Monday, July 20, 2015

Keep it simple

Descartes’ Rules for the Direction of the Mind (see my blog dated June 22, 2015) gives not only the basic rules for a methodic approach of scientific problems. It contains also a number of statements that have a wider meaning; statements that have sense in the daily contact of men with each other. Some seem obvious. Nevertheless we often forget to apply them. For example, in Rule IX Descartes tells us that people are often more impressed by difficult high-flown far-fetched reasonings that they don’t completely understand than by simple transparent arguments. Knowledge, so Descartes, must not be deduced from what looks important and obscure but from what is easy and common. Isn’t it so that – my instance – a politician that uses bombastic language without content and not founded on the facts tends to have more followers than one who says the truth in a clear way?
Descartes’ words made me think of what is called Occam’s razor. Occam (or Ockham) himself didn’t use the word “razor” for his principle and he formulated it also in different words than we do today. He was a Franciscan friar who lived from about 1287-1347. The maxim that made him famous was in his words “It is vain to do with more what can be done with fewer”. Today this is read as “Entities are not to be multiplied without necessity”. For example, take the reasoning (1) “All men are mortal”- (2) “Philosophers are men” - (3) “Socrates is a philosopher” - (4) “So Socrates is mortal”. This reasoning contains the entity “philosopher”, which is superfluous here, for if we would define “philosopher”, we would get something like “a man who studies fundamental problems”. Fill in the definition in our syllogism and you’ll see that the entity “philosopher” is superfluous in this explanation why Socrates is mortal.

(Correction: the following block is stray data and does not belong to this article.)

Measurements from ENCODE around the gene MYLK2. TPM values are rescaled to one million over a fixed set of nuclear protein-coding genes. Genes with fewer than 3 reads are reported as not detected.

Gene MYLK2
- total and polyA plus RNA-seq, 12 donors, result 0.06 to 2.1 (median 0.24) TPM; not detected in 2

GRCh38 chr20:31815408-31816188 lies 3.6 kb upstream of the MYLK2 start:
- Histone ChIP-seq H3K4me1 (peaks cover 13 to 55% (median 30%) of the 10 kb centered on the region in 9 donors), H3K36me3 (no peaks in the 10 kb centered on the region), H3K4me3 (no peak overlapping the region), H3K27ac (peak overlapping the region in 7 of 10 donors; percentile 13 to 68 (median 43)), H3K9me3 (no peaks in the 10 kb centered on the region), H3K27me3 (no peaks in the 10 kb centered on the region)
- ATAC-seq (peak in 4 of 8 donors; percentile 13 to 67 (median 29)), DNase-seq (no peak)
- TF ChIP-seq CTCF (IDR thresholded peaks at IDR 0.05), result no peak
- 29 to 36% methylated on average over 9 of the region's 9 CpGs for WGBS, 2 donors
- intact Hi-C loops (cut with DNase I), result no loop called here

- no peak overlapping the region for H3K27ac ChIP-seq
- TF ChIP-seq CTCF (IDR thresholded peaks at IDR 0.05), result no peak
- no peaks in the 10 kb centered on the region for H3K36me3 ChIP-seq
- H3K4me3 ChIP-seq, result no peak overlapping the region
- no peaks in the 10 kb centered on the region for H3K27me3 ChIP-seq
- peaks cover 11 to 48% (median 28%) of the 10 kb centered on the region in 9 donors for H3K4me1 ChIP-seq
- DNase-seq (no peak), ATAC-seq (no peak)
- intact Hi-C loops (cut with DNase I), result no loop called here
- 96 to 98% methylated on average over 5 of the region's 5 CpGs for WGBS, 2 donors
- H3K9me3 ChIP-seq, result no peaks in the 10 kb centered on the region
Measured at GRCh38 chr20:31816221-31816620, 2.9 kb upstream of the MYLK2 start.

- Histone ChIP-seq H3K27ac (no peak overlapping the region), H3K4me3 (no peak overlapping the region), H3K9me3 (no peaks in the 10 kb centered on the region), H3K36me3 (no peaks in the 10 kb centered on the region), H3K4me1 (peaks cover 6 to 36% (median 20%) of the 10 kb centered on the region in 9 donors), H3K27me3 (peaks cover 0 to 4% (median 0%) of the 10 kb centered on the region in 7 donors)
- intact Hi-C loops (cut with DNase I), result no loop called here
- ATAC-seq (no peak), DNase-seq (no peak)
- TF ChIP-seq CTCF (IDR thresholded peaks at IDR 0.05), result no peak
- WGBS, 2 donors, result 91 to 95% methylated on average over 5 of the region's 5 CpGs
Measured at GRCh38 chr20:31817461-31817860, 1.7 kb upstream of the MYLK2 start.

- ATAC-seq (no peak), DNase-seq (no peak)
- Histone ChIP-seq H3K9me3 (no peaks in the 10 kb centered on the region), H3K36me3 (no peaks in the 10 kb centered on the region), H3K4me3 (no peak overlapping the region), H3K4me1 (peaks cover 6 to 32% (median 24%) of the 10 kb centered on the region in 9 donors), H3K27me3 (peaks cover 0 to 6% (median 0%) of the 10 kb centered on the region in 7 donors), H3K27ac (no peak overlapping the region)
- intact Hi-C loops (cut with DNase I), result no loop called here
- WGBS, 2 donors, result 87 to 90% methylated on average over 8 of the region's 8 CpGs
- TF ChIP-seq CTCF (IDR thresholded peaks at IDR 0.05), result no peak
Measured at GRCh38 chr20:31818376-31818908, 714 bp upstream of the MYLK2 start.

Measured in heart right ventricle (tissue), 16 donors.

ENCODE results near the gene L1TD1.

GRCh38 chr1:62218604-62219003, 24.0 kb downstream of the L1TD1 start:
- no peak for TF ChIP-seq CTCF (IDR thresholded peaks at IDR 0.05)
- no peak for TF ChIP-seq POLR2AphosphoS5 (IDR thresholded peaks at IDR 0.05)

Sometimes Occam’s razor is considered meaning “Say it as simple as possible”. This interpretation is not correct, for arguing from several entities can be more brain breaking than a single statement with one or two entities that comprises a lot. Aristotle thought that bodies like stones fall on the ground because it’s there that their “natural place” is. However, reality appeared to be more complex and now we use complicated Newtonian suppositions and formulas for explaning gravity or, even better, Einstein’s theory of general relativity, even though Aristotle’s view was simpler.
Occam’s razor has a long history. Actually Occam was not the first one who formulated the principle. Once clearly formulated by him it had a big influence. Many scientists applied it and many philosophers referred to it. Wittgenstein, one of my favourite philosophers, said it this way: “If a sign is not necessary then it is meaningless” (Tractatus logico-philosophicus: 3.328). Or later “Occam’s Razor ... says that unnecessary elements in a symbolism mean nothing.” (5.47321).
Things that we first thought to be simple can be quite complicated but Occam’s razor helps us avoid unnecessary complications. It’s not completely harmless, as we have seen, and take care of the pitfall of oversimplification of Occam’s razor, but nevertheless as a rule of thumb you can start with the idea to keep it as simple as you can and then look what it brings. It helps prevent that you’ll be deceived by people who want to impress with an air of erudition and scholarship. For as Descartes warned us in Rule XII: Learned people are often so ingenious that they find a way to be blind even in matters that are clear as such and that every simple mind understands.

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